Part of my trade show routine includes a walk through the “cheap seats” to see the young upstarts and yet-unknown manufacturers. I often meet amazing people and occasionally find something that catches my attention.
For this particular jaunt through the trade show experience, cost-effective studio microphones capable of multi-tasking on a wide variety of projects were the intended targets.
Well, upon my first glance at the Vanguard Audio booth, they had my attention. A handshake and several tired trade show jokes later we were neck deep in microphone talk. With multiple types of beautiful condensers on display, the V1 LOLLI Stereo Pack caught my eye based on the variety of capsule options and that big honkin’ chrome grill …..
My reasoning for zeroing in on that particular mic? My thoughts went specifically to the home studio engineer, working on a tighter budget. My first project studio was built around a handful of “cheap but effective” mics that worked well with my system and style. So if the sound quality matches the aesthetics, the stereo V1 pair looks like a great solution for a multitude of projects without buying dozens of mics.
Ken Avant, mic designer for Vanguard and former owner of both Avantone and Avant Electronics, told me, “The original basic idea for the V1 mic was conceived about 10 years ago while I was still at Avantone, We started working on the design but never finished any prototypes to play with.
“When Derek (Bargaehr) started Vanguard and got me out of semi retirement, I naturally wanted to revisit some of my as of yet undeveloped ideas and follow them through to fruition. The idea was to start with a simple component path pencil mic (such as the basic km84) and refine and develop the electronics path to consist of newer high-performance parts that didn’t exist in the 1970s.
“Of course, we also needed to address the capsules,” Avant continued. “Coming up with capsules that we feel are world class took a great deal of effort by myself and Derek. He basically started from scratch listening to capsules, setting up new voicings, and establishing consistent production repeatability– crunching a lot of complex measurements and numbers along the way – to allow us truly matched capsule performance from stereo pairs. We were after superb pro-level performance as well as extreme flexibility in a miking system at an affordable price.”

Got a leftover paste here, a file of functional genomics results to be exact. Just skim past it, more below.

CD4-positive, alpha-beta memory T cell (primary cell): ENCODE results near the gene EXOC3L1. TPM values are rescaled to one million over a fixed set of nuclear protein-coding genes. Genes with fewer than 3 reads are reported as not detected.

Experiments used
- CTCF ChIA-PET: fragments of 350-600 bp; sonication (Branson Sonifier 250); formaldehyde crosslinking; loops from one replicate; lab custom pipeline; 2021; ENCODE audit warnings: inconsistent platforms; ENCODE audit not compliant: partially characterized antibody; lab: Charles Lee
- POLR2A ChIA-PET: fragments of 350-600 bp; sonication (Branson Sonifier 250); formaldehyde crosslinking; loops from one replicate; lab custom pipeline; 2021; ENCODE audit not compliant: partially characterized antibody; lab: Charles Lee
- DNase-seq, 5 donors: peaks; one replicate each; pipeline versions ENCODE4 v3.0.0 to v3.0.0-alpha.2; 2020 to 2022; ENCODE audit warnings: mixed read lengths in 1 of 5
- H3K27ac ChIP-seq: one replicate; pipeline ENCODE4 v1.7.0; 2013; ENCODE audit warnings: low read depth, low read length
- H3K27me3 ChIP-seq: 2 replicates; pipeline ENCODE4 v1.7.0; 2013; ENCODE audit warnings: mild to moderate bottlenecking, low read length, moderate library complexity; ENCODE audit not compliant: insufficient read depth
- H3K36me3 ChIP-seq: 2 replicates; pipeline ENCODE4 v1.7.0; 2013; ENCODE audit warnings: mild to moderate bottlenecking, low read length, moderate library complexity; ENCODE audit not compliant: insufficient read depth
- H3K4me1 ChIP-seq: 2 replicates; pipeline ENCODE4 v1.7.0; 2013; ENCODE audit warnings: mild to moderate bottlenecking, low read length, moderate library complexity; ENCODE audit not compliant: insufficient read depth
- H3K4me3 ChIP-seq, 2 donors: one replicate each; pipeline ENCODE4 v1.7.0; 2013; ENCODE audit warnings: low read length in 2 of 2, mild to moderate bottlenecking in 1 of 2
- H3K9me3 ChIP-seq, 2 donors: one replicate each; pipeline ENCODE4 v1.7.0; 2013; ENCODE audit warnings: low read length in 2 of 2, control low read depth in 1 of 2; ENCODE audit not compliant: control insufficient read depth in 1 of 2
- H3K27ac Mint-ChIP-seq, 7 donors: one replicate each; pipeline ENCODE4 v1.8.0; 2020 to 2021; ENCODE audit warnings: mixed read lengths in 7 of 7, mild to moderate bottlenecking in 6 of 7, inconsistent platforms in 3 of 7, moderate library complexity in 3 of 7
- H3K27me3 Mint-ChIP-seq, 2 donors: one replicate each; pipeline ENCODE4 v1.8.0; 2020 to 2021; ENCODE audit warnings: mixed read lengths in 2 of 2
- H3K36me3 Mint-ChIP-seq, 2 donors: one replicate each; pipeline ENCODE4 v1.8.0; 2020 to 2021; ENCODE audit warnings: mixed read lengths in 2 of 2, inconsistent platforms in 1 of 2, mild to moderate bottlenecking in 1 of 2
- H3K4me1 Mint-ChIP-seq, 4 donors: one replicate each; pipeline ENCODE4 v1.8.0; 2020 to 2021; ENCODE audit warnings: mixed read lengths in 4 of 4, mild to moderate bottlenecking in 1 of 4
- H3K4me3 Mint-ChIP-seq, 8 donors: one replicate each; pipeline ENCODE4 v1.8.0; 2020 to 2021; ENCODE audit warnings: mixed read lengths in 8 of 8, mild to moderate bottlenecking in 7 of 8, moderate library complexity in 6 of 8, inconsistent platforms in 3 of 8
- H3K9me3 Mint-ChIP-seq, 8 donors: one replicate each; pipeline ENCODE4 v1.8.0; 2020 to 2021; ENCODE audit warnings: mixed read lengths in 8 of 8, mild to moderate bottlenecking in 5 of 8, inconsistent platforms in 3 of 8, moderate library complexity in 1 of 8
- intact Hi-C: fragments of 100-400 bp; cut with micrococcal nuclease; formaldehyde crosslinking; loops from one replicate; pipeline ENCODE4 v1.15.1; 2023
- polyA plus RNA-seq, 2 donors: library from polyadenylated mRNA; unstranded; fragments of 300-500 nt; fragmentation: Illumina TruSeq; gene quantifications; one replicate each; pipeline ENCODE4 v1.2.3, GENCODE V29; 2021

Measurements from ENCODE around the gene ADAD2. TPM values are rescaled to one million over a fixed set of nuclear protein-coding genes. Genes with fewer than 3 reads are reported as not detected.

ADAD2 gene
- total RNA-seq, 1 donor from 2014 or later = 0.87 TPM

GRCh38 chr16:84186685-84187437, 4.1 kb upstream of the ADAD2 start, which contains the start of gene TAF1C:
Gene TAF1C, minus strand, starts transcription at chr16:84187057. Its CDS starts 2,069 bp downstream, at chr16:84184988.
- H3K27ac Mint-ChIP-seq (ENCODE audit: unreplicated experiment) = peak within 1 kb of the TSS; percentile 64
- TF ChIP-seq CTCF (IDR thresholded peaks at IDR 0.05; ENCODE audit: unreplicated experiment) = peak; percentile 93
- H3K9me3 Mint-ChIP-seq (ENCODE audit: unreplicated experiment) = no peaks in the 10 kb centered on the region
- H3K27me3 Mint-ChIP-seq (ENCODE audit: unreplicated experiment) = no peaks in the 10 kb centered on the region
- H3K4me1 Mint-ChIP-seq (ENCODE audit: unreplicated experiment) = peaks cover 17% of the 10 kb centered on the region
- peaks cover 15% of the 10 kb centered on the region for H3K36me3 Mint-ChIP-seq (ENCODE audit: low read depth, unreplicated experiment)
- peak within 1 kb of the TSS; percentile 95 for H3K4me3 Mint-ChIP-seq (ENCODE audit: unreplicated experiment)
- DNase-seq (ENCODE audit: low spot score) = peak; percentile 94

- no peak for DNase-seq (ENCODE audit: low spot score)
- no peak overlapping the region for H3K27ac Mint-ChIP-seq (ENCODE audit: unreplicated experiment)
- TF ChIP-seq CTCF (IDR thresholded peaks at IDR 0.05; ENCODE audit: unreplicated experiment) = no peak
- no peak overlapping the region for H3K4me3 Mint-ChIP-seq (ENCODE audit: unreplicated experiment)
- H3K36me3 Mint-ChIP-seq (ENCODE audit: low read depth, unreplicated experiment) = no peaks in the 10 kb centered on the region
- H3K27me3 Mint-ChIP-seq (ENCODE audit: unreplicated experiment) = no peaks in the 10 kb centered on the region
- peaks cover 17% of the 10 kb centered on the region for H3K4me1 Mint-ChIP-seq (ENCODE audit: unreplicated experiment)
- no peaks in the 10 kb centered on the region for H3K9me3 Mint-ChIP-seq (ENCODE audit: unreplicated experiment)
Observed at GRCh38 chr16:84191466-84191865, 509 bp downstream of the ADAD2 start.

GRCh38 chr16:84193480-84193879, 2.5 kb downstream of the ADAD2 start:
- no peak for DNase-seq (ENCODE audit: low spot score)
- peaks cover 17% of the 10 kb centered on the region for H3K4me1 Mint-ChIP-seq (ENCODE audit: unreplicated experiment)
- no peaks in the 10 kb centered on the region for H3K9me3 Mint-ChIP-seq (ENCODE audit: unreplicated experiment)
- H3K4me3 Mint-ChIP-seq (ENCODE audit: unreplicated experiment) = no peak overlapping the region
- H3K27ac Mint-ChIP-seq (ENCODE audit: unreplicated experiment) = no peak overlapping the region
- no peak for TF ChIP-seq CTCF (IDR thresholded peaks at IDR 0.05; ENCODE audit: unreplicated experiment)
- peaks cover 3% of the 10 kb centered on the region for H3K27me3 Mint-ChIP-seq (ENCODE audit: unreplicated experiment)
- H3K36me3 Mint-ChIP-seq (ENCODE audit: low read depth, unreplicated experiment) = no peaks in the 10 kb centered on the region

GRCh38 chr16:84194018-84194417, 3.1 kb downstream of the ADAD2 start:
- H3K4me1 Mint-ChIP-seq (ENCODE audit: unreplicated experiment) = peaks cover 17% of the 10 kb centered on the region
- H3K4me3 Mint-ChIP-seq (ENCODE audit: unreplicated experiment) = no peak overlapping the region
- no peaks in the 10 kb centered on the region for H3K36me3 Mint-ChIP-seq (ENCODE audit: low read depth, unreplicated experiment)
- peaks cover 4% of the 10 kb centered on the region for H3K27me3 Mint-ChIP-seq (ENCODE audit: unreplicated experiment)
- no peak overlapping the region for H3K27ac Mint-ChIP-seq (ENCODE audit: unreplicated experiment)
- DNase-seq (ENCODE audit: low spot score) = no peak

Since I have this nasty habit of disregarding manufacturer claims and hype until I actually hear the performance of any “magical studio toy” for myself, they offered a demo.
With a matched stereo pair of the V1s in hand, I began experimenting with a variety of source material to seek out the strengths and weaknesses. The first session found them capturing acoustic guitars and vocals with equally positive results. Later, on percussion and drums as overheads, the performance still kept up with the original expectations.
As for actual studio time with the LOLLII, it caught me off guard in a head to head with one of my standard studio workhorses. (The Audio-Technica 2020, which is probably in every project studio on the planet by now for good reason. It’s a cost-effective mic with very respectable performance.)
Just to compare it with the sound of a known mic, we captured a few acoustic guitar tracks side by side. Granted, it’s unfair to compare the 2020 to something that costs five times as much, but it’s a benchmark for the project studio like the Shure SM58 is on stage, and we all know what it sounds like.
Where the trusty 2020 gave me clean tracks with decent warmth, the LOLLI rattled my subs and opened up the high-end like the lights just came on. Further, with only the preamps on my Schertler Arthur mixer dumping into a simple Focusrite Scarlett interface, it gave me everything I felt I needed. Cymbals were crisp, vocals were fat and happy. (Banjos were still a little annoying but the mic was accurate.)
Taking The V1 Outside
I had originally planned to limit the review to indoor usage with no intention of taking this fine-looking studio mic anywhere near a live concert stage. That held up until the shortcomings of the artist-provided mic selection on day one of a two-day festival began taking us into the bargain bin realm. (We didn’t see an actual Mr. Microphone, but I wouldn’t have been surprised.)
With my sanity and reputation at stake, I released a few studio mics into the wild…
Among the challenges involved in festivals is the blend of old school and new school mentalities. Some artists build mission control around them with touch screens, cameras, and elaborate pedal boards, while others just “do their thing”and leave all the tech to me.
After some wretched mic selections tainted our stage the first day, the LOLLI took over on day two of the season’s first event with exceptional results. The lineup on stage featured about a third of the acts playing classic bluegrass and self-mixing just like in the old days. Not every mic is cooperative for those groups, even if the picture on the box says it is.
The LOLLI gave me a wide sweet spot at center stage that effectively captured each sound produced within about 3 feet of it. In cardioid mode, I could almost imagine a large beachball sized pattern directly in front of it as the groups moved in and out of range. It was magical. Even compared to a few old standards that these groups swear by, I think we made some converts.
My mission has been to assemble a “cost-effective” new A-Team of specific gear for studio project, and the Vanguard V1 LOLLI Stereo Pair made the list. As a workhorse for a variety of projects, I don’t think you’ll be disappointed with it either.